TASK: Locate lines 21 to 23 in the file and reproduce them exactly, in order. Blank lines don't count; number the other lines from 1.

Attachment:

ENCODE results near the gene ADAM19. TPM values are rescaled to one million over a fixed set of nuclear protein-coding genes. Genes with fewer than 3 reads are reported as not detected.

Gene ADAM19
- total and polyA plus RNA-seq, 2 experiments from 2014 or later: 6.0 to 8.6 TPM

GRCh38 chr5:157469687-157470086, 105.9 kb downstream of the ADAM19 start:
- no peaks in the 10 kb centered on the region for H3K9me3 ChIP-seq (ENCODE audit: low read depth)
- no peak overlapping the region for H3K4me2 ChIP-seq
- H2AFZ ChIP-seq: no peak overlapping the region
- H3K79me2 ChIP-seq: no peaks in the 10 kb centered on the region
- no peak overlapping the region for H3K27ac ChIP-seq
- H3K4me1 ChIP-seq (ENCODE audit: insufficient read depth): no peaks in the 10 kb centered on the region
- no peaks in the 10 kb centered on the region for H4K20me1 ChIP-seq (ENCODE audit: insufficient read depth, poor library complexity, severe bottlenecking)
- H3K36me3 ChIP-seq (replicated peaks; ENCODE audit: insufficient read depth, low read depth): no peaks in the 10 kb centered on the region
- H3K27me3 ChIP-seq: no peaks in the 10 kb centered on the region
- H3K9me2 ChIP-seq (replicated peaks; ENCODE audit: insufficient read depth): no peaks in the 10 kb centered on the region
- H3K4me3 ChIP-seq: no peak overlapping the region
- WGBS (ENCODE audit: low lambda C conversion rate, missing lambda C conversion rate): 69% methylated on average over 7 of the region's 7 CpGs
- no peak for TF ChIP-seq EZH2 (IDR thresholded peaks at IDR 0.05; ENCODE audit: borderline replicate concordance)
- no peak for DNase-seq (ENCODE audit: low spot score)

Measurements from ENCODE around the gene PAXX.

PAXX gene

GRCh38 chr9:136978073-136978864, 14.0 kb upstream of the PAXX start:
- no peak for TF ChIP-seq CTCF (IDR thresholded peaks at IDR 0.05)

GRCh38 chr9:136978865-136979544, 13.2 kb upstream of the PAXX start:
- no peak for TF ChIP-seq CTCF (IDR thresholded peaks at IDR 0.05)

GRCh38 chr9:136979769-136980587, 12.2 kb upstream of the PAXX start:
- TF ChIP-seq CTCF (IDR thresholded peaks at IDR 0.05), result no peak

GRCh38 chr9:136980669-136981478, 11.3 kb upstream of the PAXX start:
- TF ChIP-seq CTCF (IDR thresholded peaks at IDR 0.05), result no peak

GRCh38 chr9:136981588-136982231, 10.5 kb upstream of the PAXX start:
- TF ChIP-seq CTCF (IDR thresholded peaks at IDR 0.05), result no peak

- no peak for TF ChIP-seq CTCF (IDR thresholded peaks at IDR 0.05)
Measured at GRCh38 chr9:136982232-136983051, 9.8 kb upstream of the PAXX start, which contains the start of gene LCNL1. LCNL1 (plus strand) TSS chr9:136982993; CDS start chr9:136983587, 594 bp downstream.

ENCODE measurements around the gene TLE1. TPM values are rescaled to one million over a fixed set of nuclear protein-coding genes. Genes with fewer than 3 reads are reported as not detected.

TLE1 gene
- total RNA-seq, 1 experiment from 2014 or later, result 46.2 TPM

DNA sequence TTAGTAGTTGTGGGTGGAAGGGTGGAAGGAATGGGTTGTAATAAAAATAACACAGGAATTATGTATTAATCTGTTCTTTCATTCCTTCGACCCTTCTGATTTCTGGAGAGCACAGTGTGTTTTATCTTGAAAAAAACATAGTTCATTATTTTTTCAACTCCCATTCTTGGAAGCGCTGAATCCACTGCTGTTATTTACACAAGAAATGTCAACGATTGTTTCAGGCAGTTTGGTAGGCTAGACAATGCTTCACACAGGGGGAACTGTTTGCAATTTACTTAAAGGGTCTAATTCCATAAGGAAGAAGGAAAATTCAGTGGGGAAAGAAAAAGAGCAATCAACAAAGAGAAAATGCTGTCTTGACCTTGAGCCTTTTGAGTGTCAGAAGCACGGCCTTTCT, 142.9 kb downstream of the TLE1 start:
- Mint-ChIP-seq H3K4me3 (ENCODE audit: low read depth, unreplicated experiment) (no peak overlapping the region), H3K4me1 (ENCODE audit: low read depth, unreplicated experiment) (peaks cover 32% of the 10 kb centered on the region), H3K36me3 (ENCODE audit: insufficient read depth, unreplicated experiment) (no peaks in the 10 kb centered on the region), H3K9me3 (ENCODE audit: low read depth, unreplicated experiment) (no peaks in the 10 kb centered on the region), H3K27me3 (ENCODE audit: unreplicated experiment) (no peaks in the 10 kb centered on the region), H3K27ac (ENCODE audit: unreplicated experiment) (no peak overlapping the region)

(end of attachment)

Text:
GRCh38 chr9:136978073-136978864, 14.0 kb upstream of the PAXX start:
- no peak for TF ChIP-seq CTCF (IDR thresholded peaks at IDR 0.05)

GRCh38 chr9:136978865-136979544, 13.2 kb upstream of the PAXX start: